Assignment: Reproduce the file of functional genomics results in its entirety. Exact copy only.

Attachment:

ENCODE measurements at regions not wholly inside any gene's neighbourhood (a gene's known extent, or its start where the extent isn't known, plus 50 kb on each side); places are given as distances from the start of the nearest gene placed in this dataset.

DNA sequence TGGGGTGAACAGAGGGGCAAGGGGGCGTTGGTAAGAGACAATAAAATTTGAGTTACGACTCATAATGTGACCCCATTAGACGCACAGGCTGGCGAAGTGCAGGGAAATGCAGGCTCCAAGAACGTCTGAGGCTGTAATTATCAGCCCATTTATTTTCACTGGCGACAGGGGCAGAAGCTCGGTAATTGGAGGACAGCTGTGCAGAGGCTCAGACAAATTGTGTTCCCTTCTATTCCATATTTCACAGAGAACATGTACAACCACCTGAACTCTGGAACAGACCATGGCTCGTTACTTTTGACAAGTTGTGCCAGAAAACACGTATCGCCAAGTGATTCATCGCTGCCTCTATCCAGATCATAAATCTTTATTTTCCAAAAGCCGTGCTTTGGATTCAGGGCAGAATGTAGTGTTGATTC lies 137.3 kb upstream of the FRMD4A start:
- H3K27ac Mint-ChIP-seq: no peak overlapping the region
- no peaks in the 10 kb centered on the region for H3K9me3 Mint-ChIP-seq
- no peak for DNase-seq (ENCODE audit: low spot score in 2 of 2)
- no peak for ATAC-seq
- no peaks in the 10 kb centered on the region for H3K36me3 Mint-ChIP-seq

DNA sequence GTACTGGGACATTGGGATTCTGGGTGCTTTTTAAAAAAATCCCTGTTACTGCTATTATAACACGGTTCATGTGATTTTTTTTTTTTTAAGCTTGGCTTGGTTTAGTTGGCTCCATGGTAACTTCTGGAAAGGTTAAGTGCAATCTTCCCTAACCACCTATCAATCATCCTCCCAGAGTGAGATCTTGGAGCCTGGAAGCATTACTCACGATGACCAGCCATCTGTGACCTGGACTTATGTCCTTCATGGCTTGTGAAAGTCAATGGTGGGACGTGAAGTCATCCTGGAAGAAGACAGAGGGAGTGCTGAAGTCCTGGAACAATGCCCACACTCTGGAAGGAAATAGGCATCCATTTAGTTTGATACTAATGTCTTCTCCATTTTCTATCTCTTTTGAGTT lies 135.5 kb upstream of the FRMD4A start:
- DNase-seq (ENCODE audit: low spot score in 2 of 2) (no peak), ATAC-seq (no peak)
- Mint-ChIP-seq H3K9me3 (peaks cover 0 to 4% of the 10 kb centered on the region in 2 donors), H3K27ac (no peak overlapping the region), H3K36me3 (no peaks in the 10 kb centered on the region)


ENCODE measurements at regions not wholly inside any gene's neighbourhood (a gene's known extent, or its start where the extent isn't known, plus 50 kb on each side); places are given as distances from the start of the nearest gene placed in this dataset.

DNA sequence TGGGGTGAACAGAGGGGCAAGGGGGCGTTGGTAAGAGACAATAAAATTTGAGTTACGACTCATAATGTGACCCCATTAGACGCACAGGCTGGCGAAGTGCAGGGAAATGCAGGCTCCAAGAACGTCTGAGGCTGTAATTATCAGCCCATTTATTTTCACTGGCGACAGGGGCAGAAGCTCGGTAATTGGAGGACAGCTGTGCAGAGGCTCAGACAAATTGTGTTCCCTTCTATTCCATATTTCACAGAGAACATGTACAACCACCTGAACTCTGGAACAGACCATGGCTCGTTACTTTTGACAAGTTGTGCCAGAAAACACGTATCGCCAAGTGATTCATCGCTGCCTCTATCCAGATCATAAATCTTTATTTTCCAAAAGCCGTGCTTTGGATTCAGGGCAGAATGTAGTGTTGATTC lies 137.3 kb upstream of the FRMD4A start:
- H3K27ac Mint-ChIP-seq: no peak overlapping the region
- no peaks in the 10 kb centered on the region for H3K9me3 Mint-ChIP-seq
- no peak for DNase-seq (ENCODE audit: low spot score in 2 of 2)
- no peak for ATAC-seq
- no peaks in the 10 kb centered on the region for H3K36me3 Mint-ChIP-seq

DNA sequence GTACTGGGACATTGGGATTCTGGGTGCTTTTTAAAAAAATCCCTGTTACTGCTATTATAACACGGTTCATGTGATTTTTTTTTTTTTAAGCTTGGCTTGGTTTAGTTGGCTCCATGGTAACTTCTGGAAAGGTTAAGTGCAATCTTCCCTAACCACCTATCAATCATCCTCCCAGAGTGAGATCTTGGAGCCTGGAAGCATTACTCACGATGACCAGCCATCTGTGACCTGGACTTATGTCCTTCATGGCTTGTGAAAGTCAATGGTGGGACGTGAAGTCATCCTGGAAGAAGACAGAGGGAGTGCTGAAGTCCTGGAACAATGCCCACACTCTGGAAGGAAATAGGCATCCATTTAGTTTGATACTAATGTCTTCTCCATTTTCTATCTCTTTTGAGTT lies 135.5 kb upstream of the FRMD4A start:
- DNase-seq (ENCODE audit: low spot score in 2 of 2) (no peak), ATAC-seq (no peak)
- Mint-ChIP-seq H3K9me3 (peaks cover 0 to 4% of the 10 kb centered on the region in 2 donors), H3K27ac (no peak overlapping the region), H3K36me3 (no peaks in the 10 kb centered on the region)